I think you make an interesting point about the monopoly. The thing is, though, the Union doesn't really get to pick its members- the teams do, by who they sign, etc. It's kind of a niche area of law in a way- a lot of principles that you kind of think you know(even as a law student or young lawyer) are somewhat skewed in the context of this type of thing. It's kind of its own little area. Now, if the clubs and the union were in cahoots and not letting in qualified players, well, then it'd be an interesting issue. Oh wait- that IS the issue here. . . which is why it's interesting.
Sports Law is kind of a messy quagmire- you see it right now with the American Needle case that the US Supreme Court just heard arguments on and will issue a ruling on later this year. (check out the details here: http://www.scotuswiki.com/index.php?title=American_Needle_Inc._v._NFL,_e...) It gives you a little peek into just how unique sports law is.
And yes, as you can imagine, I'd give my right you-know-what to be a sports attorney. Believe it or not, those jobs are a tad difficult to come by. But...perhaps I should look into labor law. Hmm. . .
That's why it's so interesting. From an econ standpoint, this is a legal monopoly that should be heavily regulated by the government, at least based on my interpretation of econ theory. Legally, it is a strange world that isn't really defined--probably because very few people that would want to "break-up" the NFL or MLB could demonstrate injury to the point of getting their case heard and because courts do want to promote stability.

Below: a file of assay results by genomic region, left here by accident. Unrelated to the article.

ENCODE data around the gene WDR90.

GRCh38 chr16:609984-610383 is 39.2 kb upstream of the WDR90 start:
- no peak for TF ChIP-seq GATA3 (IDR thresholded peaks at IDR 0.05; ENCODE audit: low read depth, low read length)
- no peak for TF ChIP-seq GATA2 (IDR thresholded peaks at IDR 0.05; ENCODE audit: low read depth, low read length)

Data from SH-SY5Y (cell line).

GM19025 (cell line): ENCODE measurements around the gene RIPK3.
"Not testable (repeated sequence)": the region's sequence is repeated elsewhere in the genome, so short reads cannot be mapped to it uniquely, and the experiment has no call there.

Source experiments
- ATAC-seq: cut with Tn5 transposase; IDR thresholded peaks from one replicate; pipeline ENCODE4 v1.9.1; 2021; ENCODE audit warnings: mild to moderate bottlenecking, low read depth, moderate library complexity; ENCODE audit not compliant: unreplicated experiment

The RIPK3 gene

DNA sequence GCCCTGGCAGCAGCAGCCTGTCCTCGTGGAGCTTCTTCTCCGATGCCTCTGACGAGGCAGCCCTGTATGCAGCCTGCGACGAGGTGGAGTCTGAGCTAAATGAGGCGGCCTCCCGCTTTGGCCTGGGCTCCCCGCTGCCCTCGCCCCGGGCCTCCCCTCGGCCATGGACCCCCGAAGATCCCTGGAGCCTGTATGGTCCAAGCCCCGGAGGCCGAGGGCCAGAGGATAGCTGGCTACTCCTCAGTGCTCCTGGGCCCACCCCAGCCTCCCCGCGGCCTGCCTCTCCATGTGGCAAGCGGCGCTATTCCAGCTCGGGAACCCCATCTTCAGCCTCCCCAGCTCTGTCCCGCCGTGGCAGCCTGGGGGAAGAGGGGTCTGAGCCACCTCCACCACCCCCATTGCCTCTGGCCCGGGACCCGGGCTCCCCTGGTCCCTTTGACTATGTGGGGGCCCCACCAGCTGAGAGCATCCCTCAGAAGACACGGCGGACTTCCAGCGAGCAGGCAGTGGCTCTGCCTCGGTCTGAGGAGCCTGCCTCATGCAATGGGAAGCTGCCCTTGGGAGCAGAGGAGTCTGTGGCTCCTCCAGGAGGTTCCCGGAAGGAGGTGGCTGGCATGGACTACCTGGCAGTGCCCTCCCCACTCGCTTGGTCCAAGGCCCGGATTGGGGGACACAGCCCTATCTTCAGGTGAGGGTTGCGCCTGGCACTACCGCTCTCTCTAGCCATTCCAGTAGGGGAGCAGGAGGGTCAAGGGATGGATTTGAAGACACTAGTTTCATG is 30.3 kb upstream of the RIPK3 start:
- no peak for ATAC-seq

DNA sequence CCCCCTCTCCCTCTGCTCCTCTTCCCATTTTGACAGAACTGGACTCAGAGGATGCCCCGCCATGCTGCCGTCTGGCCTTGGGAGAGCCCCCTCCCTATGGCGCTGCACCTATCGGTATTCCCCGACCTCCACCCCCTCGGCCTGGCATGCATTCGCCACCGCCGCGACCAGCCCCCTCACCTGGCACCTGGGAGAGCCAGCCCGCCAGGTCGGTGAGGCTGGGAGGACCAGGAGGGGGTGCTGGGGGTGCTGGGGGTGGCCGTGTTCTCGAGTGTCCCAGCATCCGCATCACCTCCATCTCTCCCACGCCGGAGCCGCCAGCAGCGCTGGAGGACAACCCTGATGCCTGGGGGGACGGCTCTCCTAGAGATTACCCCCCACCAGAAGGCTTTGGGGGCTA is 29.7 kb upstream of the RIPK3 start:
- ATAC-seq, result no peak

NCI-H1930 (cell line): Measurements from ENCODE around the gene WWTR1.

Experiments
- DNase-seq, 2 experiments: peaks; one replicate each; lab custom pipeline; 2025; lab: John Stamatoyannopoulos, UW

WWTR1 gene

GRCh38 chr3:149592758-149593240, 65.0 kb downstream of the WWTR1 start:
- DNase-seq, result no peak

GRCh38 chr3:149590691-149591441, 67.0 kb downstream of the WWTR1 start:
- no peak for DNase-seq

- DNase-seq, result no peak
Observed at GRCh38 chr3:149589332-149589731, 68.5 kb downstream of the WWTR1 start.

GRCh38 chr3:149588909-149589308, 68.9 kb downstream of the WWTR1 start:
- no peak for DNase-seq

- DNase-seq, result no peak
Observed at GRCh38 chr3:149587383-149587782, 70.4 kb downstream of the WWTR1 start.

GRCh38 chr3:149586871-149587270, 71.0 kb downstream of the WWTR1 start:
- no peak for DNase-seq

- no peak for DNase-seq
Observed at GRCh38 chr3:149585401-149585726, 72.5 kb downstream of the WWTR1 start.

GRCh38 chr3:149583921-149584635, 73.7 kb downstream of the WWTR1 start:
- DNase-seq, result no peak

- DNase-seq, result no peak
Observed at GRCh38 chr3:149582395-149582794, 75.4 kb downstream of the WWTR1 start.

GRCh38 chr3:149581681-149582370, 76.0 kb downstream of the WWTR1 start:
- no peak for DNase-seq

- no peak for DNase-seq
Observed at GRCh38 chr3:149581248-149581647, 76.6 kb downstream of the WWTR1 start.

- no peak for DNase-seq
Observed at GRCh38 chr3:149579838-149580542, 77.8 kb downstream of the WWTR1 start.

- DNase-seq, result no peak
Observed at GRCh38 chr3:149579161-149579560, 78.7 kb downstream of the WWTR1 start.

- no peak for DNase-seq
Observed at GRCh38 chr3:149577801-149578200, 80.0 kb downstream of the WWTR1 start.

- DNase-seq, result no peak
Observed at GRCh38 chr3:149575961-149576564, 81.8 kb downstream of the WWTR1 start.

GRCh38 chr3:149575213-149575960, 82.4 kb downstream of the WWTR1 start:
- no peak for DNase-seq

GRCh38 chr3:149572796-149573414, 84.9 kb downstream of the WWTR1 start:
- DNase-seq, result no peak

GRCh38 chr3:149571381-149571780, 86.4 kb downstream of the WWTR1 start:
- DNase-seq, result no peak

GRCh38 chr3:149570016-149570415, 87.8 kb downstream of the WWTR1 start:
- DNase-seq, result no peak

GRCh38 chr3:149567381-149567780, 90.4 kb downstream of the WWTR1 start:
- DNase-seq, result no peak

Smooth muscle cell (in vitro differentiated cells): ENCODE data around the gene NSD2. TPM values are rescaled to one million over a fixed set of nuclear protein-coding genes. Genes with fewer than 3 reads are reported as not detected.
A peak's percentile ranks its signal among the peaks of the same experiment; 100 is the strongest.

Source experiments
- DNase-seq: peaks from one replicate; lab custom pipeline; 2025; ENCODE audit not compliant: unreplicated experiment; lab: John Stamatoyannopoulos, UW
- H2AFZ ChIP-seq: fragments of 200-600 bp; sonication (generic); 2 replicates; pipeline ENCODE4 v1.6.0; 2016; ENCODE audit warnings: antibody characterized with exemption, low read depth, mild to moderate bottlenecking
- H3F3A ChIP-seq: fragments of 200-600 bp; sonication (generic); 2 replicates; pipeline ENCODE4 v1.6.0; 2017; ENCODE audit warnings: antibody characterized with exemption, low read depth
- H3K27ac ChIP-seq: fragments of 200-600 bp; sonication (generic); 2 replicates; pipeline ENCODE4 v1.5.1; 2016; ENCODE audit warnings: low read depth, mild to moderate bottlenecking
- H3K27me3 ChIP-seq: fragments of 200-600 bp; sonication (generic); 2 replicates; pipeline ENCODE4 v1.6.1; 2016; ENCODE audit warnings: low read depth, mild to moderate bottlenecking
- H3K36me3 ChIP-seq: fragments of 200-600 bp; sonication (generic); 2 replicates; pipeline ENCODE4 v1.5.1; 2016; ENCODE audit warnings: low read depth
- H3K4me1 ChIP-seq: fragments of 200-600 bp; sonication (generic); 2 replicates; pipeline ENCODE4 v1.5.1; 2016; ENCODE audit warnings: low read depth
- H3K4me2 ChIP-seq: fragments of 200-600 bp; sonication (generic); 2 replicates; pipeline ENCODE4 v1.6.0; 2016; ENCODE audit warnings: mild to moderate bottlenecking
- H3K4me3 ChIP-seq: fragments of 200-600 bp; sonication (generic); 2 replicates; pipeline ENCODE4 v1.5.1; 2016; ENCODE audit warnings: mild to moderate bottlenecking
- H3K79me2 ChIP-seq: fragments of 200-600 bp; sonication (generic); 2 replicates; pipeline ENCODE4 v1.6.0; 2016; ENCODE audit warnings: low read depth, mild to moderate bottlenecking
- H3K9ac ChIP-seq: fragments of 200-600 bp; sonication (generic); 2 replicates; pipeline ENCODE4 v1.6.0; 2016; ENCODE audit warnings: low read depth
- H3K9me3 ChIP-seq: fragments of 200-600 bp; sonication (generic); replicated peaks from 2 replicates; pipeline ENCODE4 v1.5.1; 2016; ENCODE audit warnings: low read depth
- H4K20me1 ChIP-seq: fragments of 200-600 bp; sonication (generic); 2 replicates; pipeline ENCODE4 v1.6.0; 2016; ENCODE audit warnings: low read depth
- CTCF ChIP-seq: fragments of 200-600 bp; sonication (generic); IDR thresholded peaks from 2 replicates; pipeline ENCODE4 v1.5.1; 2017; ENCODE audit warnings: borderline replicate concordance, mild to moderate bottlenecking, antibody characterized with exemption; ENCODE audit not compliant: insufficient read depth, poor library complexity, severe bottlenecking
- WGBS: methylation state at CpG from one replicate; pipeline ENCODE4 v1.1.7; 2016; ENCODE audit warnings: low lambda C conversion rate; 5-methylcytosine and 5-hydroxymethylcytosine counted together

Again, thanks for dropping the legal knowledge in here.
Clarett has EVER been right.
or lawyers or teachers or pretty much any job that you need an education for? Honestly what's the difference between a football player who stays in school for 4 years getting his "education" in football 101-401 and then "graduating" and then someone getting a bachelors in engineering.
I honestly think that if they got rid of this rule that there would be a flood of early declarers who wouldn't get drafted.
because doctors and lawyers go to PROFESSIONAL SCHOOLS OF EDUCATION. players required to go to college before becoming draft eligible are going to college and PLAYING football. the entire point of the delay is to allow physical development to avoid injury. not to make the players more knowledgeable in their position/craft.
don't become more knowledgeable in their position/craft? What about technique and PAD LEVEL?
I'm just going to say it that most Sophomores aren't ready for the pros in football and that most juniors aren't either (hell most seniors could use a few more years of development). But to say that there shouldn't be any rules at all is just plain nut-so.